Publication Date

2000

Abstract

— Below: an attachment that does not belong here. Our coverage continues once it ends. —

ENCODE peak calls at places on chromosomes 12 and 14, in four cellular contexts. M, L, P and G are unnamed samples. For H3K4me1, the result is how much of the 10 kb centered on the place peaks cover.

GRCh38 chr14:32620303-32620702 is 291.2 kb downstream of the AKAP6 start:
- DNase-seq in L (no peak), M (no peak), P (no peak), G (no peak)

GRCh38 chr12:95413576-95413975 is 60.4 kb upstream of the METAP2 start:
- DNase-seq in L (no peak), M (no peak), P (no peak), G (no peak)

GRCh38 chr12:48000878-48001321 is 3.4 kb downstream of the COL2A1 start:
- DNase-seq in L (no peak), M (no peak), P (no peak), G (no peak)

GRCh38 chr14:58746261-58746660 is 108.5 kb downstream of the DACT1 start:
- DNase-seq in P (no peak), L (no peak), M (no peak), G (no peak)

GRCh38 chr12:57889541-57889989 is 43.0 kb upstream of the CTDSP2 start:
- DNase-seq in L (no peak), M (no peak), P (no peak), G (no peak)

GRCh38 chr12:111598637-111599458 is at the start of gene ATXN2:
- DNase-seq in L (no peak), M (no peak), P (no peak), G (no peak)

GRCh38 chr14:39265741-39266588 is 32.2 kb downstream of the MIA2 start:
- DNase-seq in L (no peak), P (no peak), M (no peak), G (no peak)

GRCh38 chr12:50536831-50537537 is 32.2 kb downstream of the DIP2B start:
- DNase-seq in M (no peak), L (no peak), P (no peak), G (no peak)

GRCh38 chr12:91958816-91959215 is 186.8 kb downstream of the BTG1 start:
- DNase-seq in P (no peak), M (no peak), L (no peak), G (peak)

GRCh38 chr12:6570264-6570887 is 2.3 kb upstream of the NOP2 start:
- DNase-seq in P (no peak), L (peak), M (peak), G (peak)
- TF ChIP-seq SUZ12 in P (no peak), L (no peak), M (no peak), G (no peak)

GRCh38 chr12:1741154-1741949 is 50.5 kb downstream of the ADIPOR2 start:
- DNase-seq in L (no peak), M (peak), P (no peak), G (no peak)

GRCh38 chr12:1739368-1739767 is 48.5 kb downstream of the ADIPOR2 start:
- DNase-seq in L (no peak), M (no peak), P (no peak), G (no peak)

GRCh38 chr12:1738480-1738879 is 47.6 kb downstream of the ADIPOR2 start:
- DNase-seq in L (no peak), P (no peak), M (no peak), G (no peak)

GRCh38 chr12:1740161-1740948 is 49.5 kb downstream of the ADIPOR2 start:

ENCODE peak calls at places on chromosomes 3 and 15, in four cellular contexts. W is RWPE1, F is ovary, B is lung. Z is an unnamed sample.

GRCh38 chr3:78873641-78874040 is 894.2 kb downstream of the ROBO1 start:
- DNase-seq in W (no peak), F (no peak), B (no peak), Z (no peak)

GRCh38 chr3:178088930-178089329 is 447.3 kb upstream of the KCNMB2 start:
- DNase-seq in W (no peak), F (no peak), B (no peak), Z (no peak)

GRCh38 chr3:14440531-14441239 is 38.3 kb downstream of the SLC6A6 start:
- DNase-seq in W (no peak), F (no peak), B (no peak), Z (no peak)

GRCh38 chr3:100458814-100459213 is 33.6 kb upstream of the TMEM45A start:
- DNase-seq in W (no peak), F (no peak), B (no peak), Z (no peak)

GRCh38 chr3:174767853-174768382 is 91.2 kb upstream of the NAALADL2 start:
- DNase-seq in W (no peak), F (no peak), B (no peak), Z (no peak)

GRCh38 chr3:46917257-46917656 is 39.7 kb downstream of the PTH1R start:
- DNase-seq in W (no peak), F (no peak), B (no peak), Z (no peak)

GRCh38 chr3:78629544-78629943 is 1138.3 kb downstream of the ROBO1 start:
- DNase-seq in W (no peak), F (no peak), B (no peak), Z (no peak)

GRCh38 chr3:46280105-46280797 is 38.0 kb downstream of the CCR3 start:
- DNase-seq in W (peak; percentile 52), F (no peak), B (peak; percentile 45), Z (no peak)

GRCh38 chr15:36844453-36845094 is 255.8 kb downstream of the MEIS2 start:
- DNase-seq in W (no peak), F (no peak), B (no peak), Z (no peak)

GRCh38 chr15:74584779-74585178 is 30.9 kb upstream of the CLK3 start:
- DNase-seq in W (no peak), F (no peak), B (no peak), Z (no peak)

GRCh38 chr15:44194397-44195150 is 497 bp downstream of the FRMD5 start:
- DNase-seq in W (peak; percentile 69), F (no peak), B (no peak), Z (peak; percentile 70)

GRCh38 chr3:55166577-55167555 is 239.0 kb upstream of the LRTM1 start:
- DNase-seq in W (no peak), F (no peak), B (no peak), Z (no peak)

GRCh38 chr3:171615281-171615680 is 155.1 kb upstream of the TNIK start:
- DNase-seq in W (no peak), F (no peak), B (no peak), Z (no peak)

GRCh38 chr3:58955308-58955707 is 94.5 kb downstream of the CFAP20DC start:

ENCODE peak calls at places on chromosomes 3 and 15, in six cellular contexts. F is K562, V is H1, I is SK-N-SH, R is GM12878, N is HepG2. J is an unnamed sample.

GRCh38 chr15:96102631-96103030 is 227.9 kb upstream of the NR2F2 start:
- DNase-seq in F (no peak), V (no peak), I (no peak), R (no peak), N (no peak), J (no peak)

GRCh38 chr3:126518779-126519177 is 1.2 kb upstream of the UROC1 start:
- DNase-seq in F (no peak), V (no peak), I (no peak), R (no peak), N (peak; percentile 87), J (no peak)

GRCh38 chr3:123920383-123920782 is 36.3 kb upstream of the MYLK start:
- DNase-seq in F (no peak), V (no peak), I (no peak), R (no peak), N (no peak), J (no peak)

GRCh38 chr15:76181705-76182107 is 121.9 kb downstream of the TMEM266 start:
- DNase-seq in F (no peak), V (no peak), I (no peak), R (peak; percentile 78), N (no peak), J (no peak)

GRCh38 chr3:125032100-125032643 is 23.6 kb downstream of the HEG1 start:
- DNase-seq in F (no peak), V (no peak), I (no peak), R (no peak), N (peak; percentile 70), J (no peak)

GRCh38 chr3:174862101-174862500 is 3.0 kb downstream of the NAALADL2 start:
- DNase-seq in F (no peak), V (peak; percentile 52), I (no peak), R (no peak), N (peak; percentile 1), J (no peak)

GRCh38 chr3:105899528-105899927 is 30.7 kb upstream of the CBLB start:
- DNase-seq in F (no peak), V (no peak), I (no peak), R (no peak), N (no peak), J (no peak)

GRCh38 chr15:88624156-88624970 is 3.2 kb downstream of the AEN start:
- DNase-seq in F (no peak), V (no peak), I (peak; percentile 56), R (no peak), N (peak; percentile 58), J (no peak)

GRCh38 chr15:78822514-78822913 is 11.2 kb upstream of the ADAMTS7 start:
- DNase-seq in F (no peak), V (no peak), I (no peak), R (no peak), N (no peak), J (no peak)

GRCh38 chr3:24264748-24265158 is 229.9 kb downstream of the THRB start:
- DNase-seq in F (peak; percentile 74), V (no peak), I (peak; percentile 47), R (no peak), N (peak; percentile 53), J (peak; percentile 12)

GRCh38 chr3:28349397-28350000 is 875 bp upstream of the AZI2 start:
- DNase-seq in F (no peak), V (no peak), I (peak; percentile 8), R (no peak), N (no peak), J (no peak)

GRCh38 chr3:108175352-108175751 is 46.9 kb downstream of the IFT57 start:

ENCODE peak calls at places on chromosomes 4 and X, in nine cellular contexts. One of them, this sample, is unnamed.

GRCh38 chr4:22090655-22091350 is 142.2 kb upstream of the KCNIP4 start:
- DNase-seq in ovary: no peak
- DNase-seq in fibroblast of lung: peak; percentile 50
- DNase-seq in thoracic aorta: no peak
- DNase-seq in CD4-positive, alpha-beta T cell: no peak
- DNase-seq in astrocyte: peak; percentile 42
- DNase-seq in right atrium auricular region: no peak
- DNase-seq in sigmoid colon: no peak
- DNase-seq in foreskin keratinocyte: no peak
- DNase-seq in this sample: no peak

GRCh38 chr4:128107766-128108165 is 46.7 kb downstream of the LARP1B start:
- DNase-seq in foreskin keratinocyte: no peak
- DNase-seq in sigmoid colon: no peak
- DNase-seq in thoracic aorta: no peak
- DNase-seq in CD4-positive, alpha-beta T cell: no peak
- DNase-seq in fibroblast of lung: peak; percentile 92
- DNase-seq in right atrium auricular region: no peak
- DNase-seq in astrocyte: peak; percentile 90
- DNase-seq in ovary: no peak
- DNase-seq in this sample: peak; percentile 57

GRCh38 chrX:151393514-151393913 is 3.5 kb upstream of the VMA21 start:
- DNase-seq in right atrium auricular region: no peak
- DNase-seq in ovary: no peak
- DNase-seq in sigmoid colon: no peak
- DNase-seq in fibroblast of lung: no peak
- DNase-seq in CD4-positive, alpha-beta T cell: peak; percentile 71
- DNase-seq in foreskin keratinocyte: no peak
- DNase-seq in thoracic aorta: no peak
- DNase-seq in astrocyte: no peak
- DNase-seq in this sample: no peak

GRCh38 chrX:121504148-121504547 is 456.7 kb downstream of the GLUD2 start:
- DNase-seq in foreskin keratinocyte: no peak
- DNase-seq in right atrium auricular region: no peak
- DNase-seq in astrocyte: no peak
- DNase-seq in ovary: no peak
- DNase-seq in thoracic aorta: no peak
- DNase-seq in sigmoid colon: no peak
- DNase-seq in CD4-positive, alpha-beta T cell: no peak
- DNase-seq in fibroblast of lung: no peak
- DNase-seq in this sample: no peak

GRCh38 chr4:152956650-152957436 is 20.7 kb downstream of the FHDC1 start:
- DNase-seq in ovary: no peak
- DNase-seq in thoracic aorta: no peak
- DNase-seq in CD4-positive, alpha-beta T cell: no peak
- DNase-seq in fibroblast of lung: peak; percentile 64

For over twenty years, the Skills Training Program of Action for Boston Community Development, Inc. has provided training and job placement to immigrants from diverse backgrounds in the private sector, primarily in the financial service industry in Boston, Massachusetts. While some trainees are fortunate to retain employment, some others encounter the discouraging or even devastating experience of losing their jobs. In the pursuit of identifying crucial factors that contribute to the loss of jobs of immigrant graduates of the Skills Training Program, the author researched one question: "Do immigrants who retain their jobs differ in their intercultural communication competence than those who do not retain their jobs?" The author adopted a qualitative research approach to interview four immigrant graduates who successfully retained their jobs and four others who lost their jobs within the first week of their employment. In addition, the author endeavored to interview the original supervisors of these immigrants to shed more light on the question. The graduates were selected from different cultural backgrounds under the premise that they were willing to share their experiences openly. Using Linda Anderson's cross-cultural adaptation model and other researchers' findings on the impact of certain intercultural communication competencies on job performance, the author analyzed the behavioral, cognitive and affective conditions of the interviewees. A conclusion is reached that the two groups of interviewees exhibited significant differences in their intercultural communication competencies. This conclusion bears significant meaning for the author's Skills Training Program and for all other programs aimed at facilitating immigrants' transition into the US corporate culture. The findings can also benefit the current Welfare-to-Work programs, which aim at training welfare recipients for entry-level positions in such service industries as retail, banking, hotel and nursing. The findings provide strong evidence for intercultural communication to be included in all training program curricula to yield desired job retention rates for immigrants and welfare recipients in their transition into the corporate world of the United States.

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